According to the Eureka Alert NASA selects SwRI's PUNCH mission to image beyond the Sun's outer corona:
The four spacecraft will fly in a distributed formation spread around the globe, operating in sync to produce polarized images of the entire inner solar system every few minutes. Each of the four PUNCH spacecraft carries a specialized camera to capture faint glimmers of sunlight reflected by free electrons in interplanetary space.
In addition, the PUNCH satellites will track in 3D the Sun's coronal mass ejections, also known as "CMEs" or "space storms," as they erupt from the corona out into interplanetary space. CMEs cause some "space weather" events that affect Earth, which can threaten astronauts, damage satellites, black out power grids, and disrupt communication and GPS signals.
"Photographing the sky in polarized light is the secret sauce of the mission," DeForest said. "When sunlight bounces off electrons, it becomes polarized. That polarization effect lets us measure how solar wind features move and evolve in three dimensions, instead of just a 2D image plane. PUNCH is the first mission with the sensitivity and polarization capability to routinely track solar wind features in 3D."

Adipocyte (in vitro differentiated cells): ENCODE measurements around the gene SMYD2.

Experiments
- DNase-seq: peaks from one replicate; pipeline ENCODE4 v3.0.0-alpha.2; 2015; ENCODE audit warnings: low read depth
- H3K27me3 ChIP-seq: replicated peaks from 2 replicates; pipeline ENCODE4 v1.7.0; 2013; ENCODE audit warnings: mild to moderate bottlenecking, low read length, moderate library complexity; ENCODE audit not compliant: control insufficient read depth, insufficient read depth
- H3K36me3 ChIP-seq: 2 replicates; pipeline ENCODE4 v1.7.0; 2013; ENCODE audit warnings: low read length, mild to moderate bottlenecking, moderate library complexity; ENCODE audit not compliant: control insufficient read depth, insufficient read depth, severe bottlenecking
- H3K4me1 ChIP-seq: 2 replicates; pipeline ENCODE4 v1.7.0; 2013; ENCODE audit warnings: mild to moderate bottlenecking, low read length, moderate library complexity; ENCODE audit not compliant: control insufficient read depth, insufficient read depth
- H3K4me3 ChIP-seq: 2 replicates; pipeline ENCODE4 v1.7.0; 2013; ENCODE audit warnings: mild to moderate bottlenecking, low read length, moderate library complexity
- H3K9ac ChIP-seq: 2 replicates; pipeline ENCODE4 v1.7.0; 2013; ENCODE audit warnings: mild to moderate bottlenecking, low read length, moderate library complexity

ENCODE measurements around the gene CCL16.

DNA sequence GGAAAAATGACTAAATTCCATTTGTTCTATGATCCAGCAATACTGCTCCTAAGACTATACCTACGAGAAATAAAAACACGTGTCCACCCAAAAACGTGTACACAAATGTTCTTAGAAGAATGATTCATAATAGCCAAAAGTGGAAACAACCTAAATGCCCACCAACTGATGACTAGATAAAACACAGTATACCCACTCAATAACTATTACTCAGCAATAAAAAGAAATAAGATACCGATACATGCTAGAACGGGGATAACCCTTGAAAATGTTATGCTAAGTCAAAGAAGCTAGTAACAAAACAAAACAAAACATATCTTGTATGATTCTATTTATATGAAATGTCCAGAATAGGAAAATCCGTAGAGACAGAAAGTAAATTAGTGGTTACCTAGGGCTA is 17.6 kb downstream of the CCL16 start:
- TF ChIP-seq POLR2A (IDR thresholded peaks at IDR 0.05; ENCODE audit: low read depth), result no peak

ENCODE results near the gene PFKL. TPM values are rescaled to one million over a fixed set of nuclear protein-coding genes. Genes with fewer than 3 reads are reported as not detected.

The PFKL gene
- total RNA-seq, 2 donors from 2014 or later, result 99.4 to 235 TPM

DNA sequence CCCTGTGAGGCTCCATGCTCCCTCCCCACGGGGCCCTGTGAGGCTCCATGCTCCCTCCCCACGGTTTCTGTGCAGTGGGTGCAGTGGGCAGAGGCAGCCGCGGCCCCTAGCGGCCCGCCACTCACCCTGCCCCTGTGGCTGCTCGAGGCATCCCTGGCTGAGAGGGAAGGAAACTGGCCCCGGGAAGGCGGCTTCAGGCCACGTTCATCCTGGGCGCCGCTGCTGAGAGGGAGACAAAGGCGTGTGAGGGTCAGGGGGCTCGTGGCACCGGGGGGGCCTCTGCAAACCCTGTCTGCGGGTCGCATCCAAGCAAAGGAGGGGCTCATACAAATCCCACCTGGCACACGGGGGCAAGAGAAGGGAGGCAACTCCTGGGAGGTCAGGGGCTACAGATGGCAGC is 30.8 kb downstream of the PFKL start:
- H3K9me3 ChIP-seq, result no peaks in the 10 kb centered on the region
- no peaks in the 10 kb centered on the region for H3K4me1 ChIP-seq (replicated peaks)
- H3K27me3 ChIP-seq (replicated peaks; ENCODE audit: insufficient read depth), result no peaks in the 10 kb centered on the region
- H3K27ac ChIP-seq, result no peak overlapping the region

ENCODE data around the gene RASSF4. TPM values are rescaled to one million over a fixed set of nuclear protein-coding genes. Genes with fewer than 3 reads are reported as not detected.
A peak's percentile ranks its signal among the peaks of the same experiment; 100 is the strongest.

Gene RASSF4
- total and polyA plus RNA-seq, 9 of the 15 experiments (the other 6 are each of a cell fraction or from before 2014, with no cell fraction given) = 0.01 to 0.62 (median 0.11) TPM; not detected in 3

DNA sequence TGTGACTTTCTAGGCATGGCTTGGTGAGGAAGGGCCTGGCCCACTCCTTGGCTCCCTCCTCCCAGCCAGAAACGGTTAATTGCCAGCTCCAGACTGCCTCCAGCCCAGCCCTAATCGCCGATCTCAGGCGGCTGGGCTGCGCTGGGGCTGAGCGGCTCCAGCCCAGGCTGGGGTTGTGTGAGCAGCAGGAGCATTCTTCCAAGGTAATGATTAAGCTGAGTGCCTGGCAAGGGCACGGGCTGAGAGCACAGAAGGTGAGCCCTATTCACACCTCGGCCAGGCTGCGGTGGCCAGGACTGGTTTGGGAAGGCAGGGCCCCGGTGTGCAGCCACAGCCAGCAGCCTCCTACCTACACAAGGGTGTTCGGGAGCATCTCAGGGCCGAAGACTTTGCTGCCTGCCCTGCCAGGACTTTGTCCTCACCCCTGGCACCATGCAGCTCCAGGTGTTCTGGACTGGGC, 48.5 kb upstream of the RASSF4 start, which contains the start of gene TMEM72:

Question: Considering that the satellites will all be in LEO, how will they reconstruct a 3D distribution of electrons within a CME near the Sun just by recording faint polarized light? The spacecraft separation of 13,000 kilometers isn't much compared to the 150,000,000 kilometer distance to the Sun. I don't see how a blob can be reconstructed in 3D from such a distance.
Similar information in:
- Phys.org: NASA selects PUNCH mission to image beyond the Sun's outer corona
- SWRI's SwRI Small Satellite Mission Moves Forward
- NASA News NASA Selects Missions to Study Our Sun, Its Effects on Space Weather
- Reddit AMA: (still looking for the correct link)